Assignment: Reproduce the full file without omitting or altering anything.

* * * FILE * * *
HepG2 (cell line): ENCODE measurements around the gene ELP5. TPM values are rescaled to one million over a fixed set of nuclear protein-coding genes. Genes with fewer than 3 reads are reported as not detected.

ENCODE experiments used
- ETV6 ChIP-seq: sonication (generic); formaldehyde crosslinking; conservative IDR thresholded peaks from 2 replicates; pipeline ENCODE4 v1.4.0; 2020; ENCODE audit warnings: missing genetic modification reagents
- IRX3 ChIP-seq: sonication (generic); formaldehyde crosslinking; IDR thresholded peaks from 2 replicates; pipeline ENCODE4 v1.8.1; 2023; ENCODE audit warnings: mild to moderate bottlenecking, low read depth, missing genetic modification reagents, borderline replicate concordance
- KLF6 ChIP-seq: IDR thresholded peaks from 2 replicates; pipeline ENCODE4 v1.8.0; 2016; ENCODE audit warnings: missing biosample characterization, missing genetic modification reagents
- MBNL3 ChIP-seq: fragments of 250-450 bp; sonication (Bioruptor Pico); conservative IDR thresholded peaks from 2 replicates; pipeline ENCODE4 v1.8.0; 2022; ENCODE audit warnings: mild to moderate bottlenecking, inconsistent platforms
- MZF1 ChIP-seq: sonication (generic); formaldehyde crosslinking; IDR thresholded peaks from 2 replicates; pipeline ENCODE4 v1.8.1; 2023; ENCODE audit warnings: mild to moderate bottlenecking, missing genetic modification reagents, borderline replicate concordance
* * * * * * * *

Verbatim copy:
HepG2 (cell line): ENCODE measurements around the gene ELP5. TPM values are rescaled to one million over a fixed set of nuclear protein-coding genes. Genes with fewer than 3 reads are reported as not detected.

ENCODE experiments used
- ETV6 ChIP-seq: sonication (generic); formaldehyde crosslinking; conservative IDR thresholded peaks from 2 replicates; pipeline ENCODE4 v1.4.0; 2020; ENCODE audit warnings: missing genetic modification reagents
- IRX3 ChIP-seq: sonication (generic); formaldehyde crosslinking; IDR thresholded peaks from 2 replicates; pipeline ENCODE4 v1.8.1; 2023; ENCODE audit warnings: mild to moderate bottlenecking, low read depth, missing genetic modification reagents, borderline replicate concordance
- KLF6 ChIP-seq: IDR thresholded peaks from 2 replicates; pipeline ENCODE4 v1.8.0; 2016; ENCODE audit warnings: missing biosample characterization, missing genetic modification reagents
- MBNL3 ChIP-seq: fragments of 250-450 bp; sonication (Bioruptor Pico); conservative IDR thresholded peaks from 2 replicates; pipeline ENCODE4 v1.8.0; 2022; ENCODE audit warnings: mild to moderate bottlenecking, inconsistent platforms
- MZF1 ChIP-seq: sonication (generic); formaldehyde crosslinking; IDR thresholded peaks from 2 replicates; pipeline ENCODE4 v1.8.1; 2023; ENCODE audit warnings: mild to moderate bottlenecking, missing genetic modification reagents, borderline replicate concordance